What to look for when choosing investments
There's only one more decision to make before opening an account: choosing investments. Here's what to think about.
Like houses and cars, investments cost money. Low-cost investments help you keep as much as possible for your retirement.
This is a fancy way of saying "spread out your risk." You know, don't put all your eggs in one basket.
For example, you could hold stocks from thousands of companies through a mutual fund or ETF (exchange-traded fund). That way, if one company's stock price plummets, it will barely reflect in your account balance.
If you're not interested in digging into the details of every option out there, we'd recommend mutual funds or ETFs that cover the complete U.S. stock, U.S. bond, international stock, and international bond markets.
(As a guideline, put about 30% of your stock money in international stocks and 20% of your bond money in international bonds.)
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Mutual funds vs. ETFs
Both of these types of investments are diversified and professionally managed.
ETFs can also offer trading flexibility and other benefits, while mutual funds may have account options that aren't available with ETFs.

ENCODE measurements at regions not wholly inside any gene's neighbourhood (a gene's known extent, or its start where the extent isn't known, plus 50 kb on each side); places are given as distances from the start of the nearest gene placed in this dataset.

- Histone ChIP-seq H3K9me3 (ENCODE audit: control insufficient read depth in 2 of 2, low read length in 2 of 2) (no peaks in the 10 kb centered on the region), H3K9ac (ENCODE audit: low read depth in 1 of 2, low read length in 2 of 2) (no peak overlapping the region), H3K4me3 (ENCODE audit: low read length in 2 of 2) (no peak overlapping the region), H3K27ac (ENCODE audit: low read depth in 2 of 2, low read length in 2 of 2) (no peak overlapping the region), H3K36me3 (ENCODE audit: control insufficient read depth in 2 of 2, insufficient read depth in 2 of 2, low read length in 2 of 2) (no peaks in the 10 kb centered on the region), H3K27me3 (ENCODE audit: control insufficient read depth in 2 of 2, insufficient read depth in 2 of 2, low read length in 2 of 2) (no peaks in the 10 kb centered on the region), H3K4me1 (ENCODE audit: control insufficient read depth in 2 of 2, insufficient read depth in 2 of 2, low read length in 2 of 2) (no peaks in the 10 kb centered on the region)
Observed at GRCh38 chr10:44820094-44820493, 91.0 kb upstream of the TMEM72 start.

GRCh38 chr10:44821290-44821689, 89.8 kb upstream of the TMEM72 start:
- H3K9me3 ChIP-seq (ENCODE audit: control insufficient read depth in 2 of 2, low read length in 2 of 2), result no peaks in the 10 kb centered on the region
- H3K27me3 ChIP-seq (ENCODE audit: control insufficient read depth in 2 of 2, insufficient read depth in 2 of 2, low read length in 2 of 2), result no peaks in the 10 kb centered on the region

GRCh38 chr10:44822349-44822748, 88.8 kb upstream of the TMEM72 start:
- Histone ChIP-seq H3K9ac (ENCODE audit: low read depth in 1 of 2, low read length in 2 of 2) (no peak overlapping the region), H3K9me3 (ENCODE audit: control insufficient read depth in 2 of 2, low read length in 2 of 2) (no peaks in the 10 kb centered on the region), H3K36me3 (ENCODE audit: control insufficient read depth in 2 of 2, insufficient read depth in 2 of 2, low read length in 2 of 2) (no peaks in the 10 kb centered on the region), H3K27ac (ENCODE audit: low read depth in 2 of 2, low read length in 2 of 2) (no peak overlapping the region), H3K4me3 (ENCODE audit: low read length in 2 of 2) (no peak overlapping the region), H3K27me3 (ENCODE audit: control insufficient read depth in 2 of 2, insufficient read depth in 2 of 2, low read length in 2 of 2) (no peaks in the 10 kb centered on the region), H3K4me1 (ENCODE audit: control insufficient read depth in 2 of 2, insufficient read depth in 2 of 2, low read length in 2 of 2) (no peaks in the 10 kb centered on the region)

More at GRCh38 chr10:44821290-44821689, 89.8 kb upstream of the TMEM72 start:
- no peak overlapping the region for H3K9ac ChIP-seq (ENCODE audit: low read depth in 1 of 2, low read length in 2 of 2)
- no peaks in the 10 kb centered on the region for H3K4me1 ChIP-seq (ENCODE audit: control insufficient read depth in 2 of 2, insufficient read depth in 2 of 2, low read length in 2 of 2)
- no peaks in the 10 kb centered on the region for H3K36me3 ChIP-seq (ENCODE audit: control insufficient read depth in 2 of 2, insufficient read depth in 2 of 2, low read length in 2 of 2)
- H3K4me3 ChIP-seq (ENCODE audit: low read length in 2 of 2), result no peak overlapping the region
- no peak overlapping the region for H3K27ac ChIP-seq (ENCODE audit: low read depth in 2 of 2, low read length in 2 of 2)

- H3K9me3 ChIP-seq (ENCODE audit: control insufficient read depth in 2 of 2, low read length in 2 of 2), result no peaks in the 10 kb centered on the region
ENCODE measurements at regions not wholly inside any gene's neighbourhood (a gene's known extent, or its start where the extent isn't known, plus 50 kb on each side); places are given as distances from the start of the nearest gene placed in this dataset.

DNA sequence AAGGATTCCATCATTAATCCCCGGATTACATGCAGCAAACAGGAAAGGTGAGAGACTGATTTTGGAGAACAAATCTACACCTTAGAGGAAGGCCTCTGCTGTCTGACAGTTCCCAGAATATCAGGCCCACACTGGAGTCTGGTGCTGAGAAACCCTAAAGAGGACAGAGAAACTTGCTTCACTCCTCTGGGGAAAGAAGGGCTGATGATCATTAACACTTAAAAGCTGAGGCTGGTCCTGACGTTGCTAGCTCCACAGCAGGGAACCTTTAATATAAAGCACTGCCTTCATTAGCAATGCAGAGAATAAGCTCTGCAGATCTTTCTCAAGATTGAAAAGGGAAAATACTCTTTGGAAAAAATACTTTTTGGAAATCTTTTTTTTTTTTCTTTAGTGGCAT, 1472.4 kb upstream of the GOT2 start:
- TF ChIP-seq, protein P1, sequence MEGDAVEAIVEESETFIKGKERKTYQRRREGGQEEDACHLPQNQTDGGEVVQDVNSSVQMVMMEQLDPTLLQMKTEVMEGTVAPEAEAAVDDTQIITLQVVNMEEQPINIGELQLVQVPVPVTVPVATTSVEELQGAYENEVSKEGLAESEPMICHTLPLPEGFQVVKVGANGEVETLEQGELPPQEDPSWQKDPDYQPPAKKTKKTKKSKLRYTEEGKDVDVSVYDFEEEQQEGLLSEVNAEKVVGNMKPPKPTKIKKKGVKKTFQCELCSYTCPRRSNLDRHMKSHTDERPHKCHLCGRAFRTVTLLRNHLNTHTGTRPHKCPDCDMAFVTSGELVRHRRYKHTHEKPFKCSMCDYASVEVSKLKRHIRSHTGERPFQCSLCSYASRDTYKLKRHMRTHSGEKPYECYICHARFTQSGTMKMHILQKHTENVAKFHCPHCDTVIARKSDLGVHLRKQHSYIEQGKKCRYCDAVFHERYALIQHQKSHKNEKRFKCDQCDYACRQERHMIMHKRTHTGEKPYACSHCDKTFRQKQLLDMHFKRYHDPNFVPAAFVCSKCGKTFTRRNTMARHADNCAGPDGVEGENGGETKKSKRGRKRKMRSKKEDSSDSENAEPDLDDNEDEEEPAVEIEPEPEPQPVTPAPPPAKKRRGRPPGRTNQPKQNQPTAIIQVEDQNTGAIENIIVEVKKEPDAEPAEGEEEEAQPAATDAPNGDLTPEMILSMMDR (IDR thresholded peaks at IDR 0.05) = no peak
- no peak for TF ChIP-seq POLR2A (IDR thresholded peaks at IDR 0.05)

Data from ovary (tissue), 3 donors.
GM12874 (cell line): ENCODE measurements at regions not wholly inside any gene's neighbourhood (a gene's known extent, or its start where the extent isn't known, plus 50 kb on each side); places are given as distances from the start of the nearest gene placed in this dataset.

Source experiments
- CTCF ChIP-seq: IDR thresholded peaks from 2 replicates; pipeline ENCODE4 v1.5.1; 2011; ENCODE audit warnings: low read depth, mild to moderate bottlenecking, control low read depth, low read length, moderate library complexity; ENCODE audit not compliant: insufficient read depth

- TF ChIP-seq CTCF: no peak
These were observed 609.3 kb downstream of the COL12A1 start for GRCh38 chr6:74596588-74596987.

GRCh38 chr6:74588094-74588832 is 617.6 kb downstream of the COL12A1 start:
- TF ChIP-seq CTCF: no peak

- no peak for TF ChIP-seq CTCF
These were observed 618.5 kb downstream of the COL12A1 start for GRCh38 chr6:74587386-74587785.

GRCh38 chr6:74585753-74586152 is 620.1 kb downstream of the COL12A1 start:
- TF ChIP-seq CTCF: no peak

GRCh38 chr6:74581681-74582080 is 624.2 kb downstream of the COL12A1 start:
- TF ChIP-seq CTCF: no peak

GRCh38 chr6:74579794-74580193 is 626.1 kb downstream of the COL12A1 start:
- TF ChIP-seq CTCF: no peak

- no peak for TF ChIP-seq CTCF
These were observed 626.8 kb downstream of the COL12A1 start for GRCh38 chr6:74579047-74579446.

Index vs. active investments
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Choose investments for your goal
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Usually refers to investment risk, which is a measure of how likely it is that you could lose money in an investment. However, there are other types of risk when it comes to investing.
A type of investment that pools shareholder money and invests it in a variety of securities. Each investor owns shares of the fund and can buy or sell these shares at any time. Mutual funds are typically more diversified, low-cost, and convenient than investing in individual securities, and they're professionally managed.
An ETF combines the diversification and professional management of a mutual fund with the trading flexibility and intraday pricing of an individual stock.
A type of mutual fund or ETF (exchange-traded fund) that seeks to track the performance of a particular market index (for example, the S&P 500 Index) by buying and holding all or a representative sample of the securities in the index, in the same proportions as their weightings in the index.
A type of mutual fund or ETF (exchange-traded fund) that seeks to outperform the return of a particular market index (for example, the S&P 500 Index) by buying and selling securities in a way that will maximize gains, based on a combination of in-depth research, market forecasting, experience, and expertise.
The way an investment portfolio is divided among various asset classes, such as cash investments, bonds, and stocks. Also known as "investment mix."